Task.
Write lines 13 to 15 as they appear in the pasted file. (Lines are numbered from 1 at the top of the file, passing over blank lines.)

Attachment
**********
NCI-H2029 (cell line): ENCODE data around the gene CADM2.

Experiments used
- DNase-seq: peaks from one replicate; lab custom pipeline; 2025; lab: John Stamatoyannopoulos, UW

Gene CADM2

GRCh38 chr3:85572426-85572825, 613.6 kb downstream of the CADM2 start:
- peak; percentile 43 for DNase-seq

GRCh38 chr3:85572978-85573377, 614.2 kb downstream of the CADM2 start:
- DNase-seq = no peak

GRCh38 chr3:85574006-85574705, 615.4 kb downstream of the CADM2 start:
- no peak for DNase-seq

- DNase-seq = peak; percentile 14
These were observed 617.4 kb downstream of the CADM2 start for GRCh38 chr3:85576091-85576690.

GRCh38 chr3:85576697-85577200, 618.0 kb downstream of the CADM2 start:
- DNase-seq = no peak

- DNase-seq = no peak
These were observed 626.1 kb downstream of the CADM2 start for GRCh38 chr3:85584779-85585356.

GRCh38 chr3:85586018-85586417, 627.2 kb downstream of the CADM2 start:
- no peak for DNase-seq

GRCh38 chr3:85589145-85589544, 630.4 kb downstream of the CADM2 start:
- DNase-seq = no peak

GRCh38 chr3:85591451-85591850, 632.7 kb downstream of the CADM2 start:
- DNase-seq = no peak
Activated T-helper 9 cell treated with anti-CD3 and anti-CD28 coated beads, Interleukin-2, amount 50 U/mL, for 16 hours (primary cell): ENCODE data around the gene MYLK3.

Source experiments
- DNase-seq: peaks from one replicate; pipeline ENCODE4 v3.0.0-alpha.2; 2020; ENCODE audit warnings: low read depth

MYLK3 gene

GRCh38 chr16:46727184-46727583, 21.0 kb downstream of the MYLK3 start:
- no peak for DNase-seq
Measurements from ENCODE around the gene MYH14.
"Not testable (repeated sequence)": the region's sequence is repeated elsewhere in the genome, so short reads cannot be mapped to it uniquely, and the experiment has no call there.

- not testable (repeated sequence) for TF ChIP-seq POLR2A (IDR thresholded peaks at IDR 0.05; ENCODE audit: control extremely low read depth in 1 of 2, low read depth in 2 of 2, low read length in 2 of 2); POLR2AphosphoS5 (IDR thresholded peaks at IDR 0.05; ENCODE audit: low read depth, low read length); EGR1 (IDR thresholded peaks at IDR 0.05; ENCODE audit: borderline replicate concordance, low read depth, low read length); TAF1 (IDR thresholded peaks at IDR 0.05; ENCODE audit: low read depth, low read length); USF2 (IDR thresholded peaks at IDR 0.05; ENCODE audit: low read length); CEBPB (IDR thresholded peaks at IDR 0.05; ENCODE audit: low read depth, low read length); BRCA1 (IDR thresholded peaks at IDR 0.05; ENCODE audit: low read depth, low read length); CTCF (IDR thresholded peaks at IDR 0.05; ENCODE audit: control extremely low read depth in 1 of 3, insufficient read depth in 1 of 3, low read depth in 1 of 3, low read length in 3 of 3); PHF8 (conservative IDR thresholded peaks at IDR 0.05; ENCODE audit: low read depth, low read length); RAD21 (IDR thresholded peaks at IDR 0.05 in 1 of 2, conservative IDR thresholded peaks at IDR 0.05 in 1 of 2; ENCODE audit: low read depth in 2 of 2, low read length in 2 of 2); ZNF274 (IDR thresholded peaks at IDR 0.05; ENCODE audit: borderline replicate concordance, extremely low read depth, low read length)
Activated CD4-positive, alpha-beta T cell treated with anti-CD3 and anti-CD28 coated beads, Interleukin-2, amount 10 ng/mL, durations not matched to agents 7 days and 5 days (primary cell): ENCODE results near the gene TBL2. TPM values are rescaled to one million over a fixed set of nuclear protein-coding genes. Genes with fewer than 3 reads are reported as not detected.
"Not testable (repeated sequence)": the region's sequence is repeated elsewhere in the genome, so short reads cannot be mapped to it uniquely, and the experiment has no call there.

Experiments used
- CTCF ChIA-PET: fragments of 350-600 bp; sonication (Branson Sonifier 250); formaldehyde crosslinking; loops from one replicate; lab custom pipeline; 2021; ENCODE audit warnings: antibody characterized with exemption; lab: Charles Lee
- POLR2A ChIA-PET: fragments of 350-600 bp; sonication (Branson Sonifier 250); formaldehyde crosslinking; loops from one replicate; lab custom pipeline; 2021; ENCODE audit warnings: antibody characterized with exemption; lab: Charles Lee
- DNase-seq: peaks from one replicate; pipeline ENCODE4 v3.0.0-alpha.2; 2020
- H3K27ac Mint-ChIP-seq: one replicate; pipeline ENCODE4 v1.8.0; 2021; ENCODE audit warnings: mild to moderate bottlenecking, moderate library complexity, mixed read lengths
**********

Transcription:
GRCh38 chr3:85576697-85577200, 618.0 kb downstream of the CADM2 start:
- DNase-seq = no peak

- DNase-seq = no peak